Vitamin K intake and bone mineral density in women and men.
Low dietary vitamin K intake has been associated with an increased risk of hip fracture in men and women. Few data exist on the association between dietary vitamin K intake and bone mineral density (BMD).
We studied cross-sectional associations between self-reported dietary vitamin K intake and BMD of the hip and spine in men and women aged 29-86 y.
BMD was measured at the hip and spine in 1112 men and 1479 women (macro x +/- SD age: 59 +/- 9 y) who participated in the Framingham Heart Study (1996-2000). Dietary and supplemental intakes of vitamin K were assessed with the use of a food-frequency questionnaire. Additional covariates included age, body mass index, smoking status, alcohol use, physical activity score, and menopause status and current estrogen use among the women.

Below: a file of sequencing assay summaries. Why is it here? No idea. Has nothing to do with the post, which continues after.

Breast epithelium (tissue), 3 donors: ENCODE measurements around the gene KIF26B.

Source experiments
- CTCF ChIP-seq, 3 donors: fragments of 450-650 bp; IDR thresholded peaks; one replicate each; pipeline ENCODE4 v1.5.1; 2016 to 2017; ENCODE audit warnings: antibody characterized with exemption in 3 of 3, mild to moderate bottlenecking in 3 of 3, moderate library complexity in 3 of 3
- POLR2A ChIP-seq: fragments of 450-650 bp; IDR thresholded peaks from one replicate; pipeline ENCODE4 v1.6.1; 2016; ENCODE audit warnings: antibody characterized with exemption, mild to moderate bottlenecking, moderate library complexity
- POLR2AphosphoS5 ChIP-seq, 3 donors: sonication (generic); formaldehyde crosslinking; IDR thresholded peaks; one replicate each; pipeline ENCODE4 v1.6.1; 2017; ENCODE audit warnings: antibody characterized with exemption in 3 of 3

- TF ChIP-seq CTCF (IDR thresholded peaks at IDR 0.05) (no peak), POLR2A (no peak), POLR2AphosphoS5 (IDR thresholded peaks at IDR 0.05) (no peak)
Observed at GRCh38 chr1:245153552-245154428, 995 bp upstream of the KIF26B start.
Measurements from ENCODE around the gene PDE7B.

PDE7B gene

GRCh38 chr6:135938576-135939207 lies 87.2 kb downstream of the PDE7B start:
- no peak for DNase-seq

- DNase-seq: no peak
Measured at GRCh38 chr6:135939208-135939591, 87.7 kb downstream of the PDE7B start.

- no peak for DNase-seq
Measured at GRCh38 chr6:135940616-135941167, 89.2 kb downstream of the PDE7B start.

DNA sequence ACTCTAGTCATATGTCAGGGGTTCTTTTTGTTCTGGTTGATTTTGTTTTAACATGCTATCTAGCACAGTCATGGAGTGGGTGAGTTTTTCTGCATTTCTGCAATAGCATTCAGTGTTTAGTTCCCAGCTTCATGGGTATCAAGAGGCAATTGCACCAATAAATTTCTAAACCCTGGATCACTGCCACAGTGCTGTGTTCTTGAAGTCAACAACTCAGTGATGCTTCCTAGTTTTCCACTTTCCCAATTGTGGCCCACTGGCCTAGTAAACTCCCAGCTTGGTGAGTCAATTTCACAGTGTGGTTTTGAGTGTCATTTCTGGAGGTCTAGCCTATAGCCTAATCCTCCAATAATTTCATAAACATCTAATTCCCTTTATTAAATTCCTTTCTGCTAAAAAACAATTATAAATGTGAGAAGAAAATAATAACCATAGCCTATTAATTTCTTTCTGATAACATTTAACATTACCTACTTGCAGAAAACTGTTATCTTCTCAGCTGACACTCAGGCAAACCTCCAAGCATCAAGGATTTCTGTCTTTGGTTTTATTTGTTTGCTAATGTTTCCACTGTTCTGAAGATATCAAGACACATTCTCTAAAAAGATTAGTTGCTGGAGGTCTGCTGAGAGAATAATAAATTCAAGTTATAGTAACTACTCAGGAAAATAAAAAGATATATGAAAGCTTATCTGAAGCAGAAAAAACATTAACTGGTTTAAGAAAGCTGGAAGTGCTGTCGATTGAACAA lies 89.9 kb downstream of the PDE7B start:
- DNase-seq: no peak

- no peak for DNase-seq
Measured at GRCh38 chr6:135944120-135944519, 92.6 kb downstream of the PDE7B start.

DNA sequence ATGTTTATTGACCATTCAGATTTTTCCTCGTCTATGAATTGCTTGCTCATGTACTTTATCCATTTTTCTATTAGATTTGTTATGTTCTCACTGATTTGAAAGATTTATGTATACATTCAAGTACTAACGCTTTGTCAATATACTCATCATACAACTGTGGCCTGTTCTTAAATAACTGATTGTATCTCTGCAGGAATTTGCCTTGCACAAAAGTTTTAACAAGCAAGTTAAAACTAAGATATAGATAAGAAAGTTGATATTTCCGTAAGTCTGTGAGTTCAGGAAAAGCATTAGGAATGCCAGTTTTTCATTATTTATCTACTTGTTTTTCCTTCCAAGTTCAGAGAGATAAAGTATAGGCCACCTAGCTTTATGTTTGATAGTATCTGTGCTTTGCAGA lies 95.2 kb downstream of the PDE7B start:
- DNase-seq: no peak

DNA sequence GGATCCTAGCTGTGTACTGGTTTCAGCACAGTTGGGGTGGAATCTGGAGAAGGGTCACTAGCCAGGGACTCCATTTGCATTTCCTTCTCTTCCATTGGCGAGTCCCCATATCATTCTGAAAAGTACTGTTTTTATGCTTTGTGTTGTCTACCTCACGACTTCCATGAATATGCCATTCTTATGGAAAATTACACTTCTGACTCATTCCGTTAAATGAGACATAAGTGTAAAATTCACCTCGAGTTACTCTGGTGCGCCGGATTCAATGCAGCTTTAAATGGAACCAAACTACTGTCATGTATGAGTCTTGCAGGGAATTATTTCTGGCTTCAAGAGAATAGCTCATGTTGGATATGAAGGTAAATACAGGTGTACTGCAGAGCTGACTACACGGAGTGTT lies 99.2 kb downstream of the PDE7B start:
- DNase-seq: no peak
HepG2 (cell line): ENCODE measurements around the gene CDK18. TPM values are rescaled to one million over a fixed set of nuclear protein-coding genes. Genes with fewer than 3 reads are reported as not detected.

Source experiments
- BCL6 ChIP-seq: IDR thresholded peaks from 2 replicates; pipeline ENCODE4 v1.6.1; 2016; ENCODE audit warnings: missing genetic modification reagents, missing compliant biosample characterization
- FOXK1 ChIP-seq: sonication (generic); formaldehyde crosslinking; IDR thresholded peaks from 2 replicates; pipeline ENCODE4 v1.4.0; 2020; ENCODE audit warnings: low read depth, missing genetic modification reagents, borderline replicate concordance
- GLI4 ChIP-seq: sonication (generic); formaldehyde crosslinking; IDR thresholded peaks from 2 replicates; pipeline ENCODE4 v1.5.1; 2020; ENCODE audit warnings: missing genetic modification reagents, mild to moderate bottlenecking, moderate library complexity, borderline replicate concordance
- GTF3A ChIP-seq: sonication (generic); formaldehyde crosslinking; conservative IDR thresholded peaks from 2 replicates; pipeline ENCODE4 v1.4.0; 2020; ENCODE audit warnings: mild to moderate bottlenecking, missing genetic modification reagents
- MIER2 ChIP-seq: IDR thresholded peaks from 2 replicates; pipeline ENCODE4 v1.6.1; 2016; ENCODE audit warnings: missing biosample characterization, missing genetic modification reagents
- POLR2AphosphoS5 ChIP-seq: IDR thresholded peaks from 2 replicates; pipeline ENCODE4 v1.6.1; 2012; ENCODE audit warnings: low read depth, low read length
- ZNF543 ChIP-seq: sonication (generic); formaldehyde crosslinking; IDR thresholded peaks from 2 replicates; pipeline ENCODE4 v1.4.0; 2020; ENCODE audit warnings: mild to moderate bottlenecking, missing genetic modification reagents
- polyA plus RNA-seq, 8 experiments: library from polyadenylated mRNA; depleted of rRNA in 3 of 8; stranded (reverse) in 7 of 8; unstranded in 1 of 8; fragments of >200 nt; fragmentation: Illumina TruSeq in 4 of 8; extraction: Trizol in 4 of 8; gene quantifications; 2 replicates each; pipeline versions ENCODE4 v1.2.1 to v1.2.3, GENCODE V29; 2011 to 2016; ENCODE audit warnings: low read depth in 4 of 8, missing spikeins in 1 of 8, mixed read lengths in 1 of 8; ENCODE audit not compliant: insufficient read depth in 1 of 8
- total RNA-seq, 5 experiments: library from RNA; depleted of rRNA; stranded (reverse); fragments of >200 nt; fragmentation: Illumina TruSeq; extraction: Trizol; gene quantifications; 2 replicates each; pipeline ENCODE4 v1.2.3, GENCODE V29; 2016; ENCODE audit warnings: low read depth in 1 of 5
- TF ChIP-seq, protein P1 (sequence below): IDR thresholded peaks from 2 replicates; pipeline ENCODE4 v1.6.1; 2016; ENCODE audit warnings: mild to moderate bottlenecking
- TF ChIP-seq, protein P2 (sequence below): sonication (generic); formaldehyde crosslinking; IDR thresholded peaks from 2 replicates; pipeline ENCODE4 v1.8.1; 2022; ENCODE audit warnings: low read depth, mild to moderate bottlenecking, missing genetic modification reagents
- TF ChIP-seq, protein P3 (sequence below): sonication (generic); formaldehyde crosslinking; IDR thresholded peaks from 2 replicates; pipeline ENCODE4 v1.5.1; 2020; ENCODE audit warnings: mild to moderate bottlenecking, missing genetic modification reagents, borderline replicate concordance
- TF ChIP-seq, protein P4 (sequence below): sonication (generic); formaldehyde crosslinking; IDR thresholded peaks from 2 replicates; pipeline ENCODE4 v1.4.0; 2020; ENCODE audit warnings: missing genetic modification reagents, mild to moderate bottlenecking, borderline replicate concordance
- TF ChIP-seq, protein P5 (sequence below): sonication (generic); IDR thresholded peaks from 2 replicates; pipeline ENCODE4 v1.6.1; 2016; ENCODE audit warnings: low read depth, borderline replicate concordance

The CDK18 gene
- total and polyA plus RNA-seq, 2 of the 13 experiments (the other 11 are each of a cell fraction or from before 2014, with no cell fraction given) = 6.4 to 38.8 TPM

Women in the lowest quartile of vitamin K intake (macro x: 70.2 microg/d) had significantly (P < or = 0.005) lower mean (+/- SEM) BMD at the femoral neck (0.854 +/- 0.006 g/cm(2)) and spine (1.140 +/- 0.010 g/cm(2)) than did those in the highest quartile of vitamin K intake (macro x: 309 microg/d): 0.888 +/- 0.006 and 1.190 +/- 0.010 g/cm(2), respectively. These associations remained after potential confounders were controlled for and after stratification by age or supplement use. No significant association was found between dietary vitamin K intake and BMD in men.
Low dietary vitamin K intake was associated with low BMD in women, consistent with previous reports that low dietary vitamin K intake is associated with an increased risk of hip fracture. In contrast, there was no association between dietary vitamin K intake and BMD in men.